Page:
I photograph a lot everyday, documenting my life, either through my DSLR or a quick snap on my I-phone.  Photography has often helped me work through a thought process, difficult task or for pure pleasure, and when having to organise my Dad, Nan and Grandad’s homes after they died, documenting how me and my family were doing this, was second nature to me.  It gave me, as well as a documentary of that time, which on occasions was a blur, a snapshot on which to reflect and remember as part of my, and my families legacy.  It allowed me to see all the house trinkets and objects that contained memories, some of which weren’t possible to keep.  Recently my Mum told me that she was ‘happy that I had taken those photos’ as they (my family) may not have thought to do, so and was an important thing to have.

Did you feel the need to create art after the death of a loved one?

Nikki

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If you want to join me on my journey through my PhD research; my focus is expanding towards creativity and how artists and others use creative expression as a way of navigating and exploring grief. You can always contact me, if you wish to be involved as a participant in my research.

I look forward to seeing your shares and stories with me through my Facebook page.

 

Memories from Home No.3: Creative Flow & Fools

Welcome to my third blog post in this series of ‘Memories from home’ (catch up here on one and two).

This weeks research has brought me to concepts of ‘Flow‘, either in leadership, creativity or in pursuit of happiness the term Flow explored more recently by Professor Mihalyi Csikszentmihalyi.

Flow in creativity is a process of exploration between what is known i.e. a rock and an exciting place, where you find yourself creating, being totally absorbed in what you are doing.

Csikszentmihalyi suggests that there are key factors that are needed to support this way of thinking and being:

How Does It Feel to Be in Flow?

  1. Completely involved in what we are doing – focused, concentrated.
  2. A sense of ecstasy – of being outside everyday reality.
  3. Great inner clarity – knowing what needs to be done, and how well we are doing.
  4. Knowing that the activity is doable – that skills are adequate to the task.
  5. A sense of serenity – no worries about oneself, and a feeling of growing beyond the boundaries of the ego.
  6. Timelessness – thoroughly focused on the present.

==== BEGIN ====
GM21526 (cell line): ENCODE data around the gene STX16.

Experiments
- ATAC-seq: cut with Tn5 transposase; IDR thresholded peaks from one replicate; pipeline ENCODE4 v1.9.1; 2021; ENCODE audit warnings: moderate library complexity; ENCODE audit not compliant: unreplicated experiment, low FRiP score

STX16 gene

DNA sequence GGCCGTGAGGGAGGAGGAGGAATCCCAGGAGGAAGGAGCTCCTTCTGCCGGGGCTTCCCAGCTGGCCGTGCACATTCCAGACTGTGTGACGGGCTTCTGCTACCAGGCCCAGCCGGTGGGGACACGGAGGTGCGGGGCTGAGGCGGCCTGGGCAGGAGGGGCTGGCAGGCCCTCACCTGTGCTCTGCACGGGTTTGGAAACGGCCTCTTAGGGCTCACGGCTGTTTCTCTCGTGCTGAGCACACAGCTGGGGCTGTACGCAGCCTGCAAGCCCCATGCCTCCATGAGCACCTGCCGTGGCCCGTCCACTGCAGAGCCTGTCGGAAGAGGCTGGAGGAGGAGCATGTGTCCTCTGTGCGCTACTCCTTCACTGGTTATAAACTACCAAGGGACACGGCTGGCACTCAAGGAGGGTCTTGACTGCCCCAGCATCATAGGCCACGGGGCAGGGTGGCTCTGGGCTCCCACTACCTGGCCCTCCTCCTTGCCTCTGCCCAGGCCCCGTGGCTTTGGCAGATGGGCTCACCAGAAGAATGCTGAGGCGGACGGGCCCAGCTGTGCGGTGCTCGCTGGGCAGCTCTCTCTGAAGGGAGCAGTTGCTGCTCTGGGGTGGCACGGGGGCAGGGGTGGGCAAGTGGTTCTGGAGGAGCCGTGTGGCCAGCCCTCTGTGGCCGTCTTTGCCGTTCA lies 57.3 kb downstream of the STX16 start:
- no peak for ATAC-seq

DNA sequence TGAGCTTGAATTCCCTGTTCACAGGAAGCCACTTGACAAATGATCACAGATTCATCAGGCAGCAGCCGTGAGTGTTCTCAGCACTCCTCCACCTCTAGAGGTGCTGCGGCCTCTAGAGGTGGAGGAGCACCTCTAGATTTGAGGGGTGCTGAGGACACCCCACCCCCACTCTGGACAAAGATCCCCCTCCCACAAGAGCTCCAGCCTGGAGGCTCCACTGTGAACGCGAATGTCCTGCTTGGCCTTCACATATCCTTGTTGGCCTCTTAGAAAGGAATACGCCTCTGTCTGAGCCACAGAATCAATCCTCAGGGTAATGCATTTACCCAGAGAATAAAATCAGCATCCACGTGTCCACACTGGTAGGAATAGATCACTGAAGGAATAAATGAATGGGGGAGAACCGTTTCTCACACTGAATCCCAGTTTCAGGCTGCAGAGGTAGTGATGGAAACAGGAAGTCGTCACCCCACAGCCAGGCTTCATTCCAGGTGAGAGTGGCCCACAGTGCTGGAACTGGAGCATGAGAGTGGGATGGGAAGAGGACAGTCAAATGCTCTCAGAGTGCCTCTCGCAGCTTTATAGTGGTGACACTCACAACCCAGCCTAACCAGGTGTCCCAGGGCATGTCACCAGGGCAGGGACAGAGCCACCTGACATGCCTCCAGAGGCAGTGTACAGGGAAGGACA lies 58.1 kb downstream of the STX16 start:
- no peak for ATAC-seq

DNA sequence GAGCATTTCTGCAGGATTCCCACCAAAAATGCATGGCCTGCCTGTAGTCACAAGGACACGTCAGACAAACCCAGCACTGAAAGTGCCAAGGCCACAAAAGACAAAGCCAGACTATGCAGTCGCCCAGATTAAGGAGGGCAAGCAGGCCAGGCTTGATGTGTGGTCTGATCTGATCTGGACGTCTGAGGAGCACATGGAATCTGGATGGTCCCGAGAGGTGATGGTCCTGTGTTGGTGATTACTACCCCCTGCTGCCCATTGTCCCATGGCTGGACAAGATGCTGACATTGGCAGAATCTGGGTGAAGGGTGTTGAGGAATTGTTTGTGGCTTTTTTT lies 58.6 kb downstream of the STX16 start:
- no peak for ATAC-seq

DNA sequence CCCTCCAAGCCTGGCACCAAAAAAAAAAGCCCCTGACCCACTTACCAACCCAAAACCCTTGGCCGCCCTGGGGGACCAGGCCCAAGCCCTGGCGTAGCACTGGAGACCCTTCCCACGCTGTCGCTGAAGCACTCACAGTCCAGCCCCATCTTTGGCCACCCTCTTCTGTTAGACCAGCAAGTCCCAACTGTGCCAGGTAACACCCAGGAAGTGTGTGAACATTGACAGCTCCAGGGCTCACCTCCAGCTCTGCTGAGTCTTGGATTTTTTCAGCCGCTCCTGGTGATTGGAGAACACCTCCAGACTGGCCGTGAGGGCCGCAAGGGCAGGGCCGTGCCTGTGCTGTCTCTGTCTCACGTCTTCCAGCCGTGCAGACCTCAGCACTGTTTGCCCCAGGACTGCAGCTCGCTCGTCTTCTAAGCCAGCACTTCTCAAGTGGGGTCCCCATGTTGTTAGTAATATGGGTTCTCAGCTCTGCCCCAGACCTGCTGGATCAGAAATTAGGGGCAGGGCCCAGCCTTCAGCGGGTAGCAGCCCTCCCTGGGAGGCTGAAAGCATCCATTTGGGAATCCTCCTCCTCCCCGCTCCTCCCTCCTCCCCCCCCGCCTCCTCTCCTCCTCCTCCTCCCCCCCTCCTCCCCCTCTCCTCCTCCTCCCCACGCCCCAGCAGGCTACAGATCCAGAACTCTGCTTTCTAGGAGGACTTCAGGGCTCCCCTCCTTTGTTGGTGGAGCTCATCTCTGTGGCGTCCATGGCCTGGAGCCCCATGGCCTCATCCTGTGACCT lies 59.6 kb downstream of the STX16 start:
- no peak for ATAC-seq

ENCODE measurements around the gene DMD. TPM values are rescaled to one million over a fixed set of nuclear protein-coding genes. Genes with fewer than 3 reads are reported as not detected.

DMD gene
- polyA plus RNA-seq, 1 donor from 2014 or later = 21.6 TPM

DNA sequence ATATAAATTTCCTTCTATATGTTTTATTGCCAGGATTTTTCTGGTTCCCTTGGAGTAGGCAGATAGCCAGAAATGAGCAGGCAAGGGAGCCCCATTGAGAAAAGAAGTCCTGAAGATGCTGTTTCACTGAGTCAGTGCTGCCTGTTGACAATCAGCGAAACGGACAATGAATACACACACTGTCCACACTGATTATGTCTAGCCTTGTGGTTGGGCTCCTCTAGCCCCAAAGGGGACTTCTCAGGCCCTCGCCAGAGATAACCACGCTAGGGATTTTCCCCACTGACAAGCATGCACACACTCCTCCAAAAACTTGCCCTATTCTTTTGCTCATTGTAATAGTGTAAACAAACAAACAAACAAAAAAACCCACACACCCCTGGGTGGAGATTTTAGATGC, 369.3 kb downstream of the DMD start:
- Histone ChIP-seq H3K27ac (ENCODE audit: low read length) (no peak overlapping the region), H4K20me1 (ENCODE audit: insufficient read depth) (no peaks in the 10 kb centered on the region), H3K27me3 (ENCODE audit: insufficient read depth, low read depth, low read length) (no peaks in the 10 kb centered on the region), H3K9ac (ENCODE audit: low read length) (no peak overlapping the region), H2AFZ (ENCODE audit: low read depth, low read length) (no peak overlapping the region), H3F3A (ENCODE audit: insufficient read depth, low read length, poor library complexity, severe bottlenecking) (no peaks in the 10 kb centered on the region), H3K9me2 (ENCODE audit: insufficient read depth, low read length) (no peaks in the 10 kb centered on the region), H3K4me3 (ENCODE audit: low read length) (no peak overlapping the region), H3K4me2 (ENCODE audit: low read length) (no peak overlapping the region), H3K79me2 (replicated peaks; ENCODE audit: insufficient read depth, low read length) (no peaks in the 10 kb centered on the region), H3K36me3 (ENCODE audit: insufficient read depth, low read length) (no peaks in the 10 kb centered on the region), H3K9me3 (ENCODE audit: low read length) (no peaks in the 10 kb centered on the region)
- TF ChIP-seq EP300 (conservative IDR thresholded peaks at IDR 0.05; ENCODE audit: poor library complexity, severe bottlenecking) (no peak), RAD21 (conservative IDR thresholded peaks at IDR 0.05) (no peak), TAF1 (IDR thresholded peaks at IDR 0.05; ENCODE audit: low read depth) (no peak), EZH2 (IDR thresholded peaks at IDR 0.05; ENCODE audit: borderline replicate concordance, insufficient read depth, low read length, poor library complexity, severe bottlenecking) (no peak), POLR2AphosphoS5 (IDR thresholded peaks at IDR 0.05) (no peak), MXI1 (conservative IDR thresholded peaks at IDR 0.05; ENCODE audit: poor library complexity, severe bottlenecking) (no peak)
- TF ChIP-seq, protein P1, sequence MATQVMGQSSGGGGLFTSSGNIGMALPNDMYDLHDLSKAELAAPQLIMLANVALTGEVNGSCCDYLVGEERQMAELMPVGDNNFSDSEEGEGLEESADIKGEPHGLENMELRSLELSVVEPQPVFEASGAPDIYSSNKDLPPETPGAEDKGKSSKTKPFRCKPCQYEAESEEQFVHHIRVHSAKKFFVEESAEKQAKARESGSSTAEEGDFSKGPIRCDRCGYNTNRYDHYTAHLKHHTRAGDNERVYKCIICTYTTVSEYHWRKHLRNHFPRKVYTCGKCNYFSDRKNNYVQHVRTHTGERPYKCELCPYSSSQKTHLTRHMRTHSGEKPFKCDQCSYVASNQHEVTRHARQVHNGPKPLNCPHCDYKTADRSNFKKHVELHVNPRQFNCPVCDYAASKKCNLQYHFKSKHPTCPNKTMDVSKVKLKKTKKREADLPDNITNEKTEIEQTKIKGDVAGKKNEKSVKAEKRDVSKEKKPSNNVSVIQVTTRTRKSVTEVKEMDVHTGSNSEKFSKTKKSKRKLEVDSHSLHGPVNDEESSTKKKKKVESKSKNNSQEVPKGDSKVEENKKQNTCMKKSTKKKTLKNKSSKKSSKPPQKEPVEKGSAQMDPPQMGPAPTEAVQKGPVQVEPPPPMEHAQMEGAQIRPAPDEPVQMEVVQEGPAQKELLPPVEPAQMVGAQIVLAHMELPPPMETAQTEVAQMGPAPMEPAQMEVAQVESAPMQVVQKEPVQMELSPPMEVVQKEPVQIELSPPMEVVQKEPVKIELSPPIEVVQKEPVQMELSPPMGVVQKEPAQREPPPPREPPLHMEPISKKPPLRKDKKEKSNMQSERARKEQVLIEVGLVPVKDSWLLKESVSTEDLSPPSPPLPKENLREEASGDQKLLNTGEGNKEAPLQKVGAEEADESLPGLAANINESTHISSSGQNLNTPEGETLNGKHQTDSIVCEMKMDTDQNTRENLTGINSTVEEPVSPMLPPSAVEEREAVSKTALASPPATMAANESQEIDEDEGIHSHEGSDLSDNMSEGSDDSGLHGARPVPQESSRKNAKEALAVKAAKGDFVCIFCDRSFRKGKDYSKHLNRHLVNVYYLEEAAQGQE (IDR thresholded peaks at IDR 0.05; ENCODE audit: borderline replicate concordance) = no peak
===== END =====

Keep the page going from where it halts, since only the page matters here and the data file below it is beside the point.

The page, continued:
7. Intrinsic motivation – whatever produces flow becomes its own reward.

I came across similar ways of thinking through such writers as Piotr Stzompka and Sarah Pink.  They both write about the use of visuals in social research, Stzompka referring to it as a ‘Third Sociology’ what happens in society between structures and actions.  I liken these to Flow, being ‘in-the-zone’ having focus, time in finding new ways to approach creativity and explore feelings in a safe space, to find or process new meanings.

I can attribute to what I experienced through my photography after the deaths of three family members within a period of four years, as being in a state of flow as a way of navigating my grief.  I gave myself time to fall into a process of being, photographing and reflecting on the objects and memories I had from my family members.  I had my skills as a photographer, someone who was bereaved, focus and time to connect through flow.

The one object that I felt most at Flow with was my Dad’s watch.  I would spend hours photographing, filming, touching, wearing alongside my own smart watch, listening to the ticking, imagining, smelling the leather and old aftershave.  I contemplated the passage of time us both living alongside one another in digital and analogue, the symbolism of death and ending when the ticking stopped like a heart beat, I knew it would happen one day, instigating another loss of something of him.  

I chose not to replace the battery as it would not be ‘of him’, and think of it like Triggers Broom, if you’ve seen the Only Fools and Horses sketch of the well maintained Broom, he’s explaining he’s had the same broom for 20 years, but essentially is made up of a number of ‘new’ parts! 

Have you been in flow when creating something?

Nikki

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If you want to join me on my journey through my PhD research; my focus is expanding towards creativity and how artists and others use creative expression as a way of navigating and exploring grief. You can always contact me, if you wish to be involved as a participant in my research.